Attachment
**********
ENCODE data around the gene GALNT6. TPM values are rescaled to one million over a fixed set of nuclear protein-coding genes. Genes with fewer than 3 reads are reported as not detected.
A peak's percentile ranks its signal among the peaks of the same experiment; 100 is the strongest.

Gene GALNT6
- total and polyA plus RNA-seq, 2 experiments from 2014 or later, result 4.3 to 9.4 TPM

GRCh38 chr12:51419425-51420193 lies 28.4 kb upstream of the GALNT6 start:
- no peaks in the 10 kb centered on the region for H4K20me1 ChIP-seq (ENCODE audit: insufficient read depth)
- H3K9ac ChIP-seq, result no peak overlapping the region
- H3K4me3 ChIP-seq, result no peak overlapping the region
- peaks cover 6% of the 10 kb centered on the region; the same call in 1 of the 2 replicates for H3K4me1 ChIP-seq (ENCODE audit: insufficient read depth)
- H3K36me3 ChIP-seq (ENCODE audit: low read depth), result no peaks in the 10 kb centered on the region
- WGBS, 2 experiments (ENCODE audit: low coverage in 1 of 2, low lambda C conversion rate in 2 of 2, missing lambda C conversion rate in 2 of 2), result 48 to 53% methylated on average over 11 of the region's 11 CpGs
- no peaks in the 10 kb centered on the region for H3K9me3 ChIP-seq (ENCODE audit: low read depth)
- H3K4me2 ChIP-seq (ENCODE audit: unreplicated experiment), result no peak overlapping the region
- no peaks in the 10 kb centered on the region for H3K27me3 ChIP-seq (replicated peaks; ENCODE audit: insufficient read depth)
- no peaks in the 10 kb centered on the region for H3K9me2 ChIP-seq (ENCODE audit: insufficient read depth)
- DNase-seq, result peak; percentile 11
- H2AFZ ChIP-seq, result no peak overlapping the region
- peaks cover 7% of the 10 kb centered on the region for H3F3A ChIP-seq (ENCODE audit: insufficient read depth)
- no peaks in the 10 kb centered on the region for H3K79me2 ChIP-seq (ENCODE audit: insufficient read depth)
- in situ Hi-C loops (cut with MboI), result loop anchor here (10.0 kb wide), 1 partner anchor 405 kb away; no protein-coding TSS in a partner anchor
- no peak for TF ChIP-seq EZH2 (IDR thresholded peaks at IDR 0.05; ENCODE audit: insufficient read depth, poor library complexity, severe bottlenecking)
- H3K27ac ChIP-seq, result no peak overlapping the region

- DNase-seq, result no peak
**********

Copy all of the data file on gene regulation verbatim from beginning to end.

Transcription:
ENCODE data around the gene GALNT6. TPM values are rescaled to one million over a fixed set of nuclear protein-coding genes. Genes with fewer than 3 reads are reported as not detected.
A peak's percentile ranks its signal among the peaks of the same experiment; 100 is the strongest.

Gene GALNT6
- total and polyA plus RNA-seq, 2 experiments from 2014 or later, result 4.3 to 9.4 TPM

GRCh38 chr12:51419425-51420193 lies 28.4 kb upstream of the GALNT6 start:
- no peaks in the 10 kb centered on the region for H4K20me1 ChIP-seq (ENCODE audit: insufficient read depth)
- H3K9ac ChIP-seq, result no peak overlapping the region
- H3K4me3 ChIP-seq, result no peak overlapping the region
- peaks cover 6% of the 10 kb centered on the region; the same call in 1 of the 2 replicates for H3K4me1 ChIP-seq (ENCODE audit: insufficient read depth)
- H3K36me3 ChIP-seq (ENCODE audit: low read depth), result no peaks in the 10 kb centered on the region
- WGBS, 2 experiments (ENCODE audit: low coverage in 1 of 2, low lambda C conversion rate in 2 of 2, missing lambda C conversion rate in 2 of 2), result 48 to 53% methylated on average over 11 of the region's 11 CpGs
- no peaks in the 10 kb centered on the region for H3K9me3 ChIP-seq (ENCODE audit: low read depth)
- H3K4me2 ChIP-seq (ENCODE audit: unreplicated experiment), result no peak overlapping the region
- no peaks in the 10 kb centered on the region for H3K27me3 ChIP-seq (replicated peaks; ENCODE audit: insufficient read depth)
- no peaks in the 10 kb centered on the region for H3K9me2 ChIP-seq (ENCODE audit: insufficient read depth)
- DNase-seq, result peak; percentile 11
- H2AFZ ChIP-seq, result no peak overlapping the region
- peaks cover 7% of the 10 kb centered on the region for H3F3A ChIP-seq (ENCODE audit: insufficient read depth)
- no peaks in the 10 kb centered on the region for H3K79me2 ChIP-seq (ENCODE audit: insufficient read depth)
- in situ Hi-C loops (cut with MboI), result loop anchor here (10.0 kb wide), 1 partner anchor 405 kb away; no protein-coding TSS in a partner anchor
- no peak for TF ChIP-seq EZH2 (IDR thresholded peaks at IDR 0.05; ENCODE audit: insufficient read depth, poor library complexity, severe bottlenecking)
- H3K27ac ChIP-seq, result no peak overlapping the region

- DNase-seq, result no peak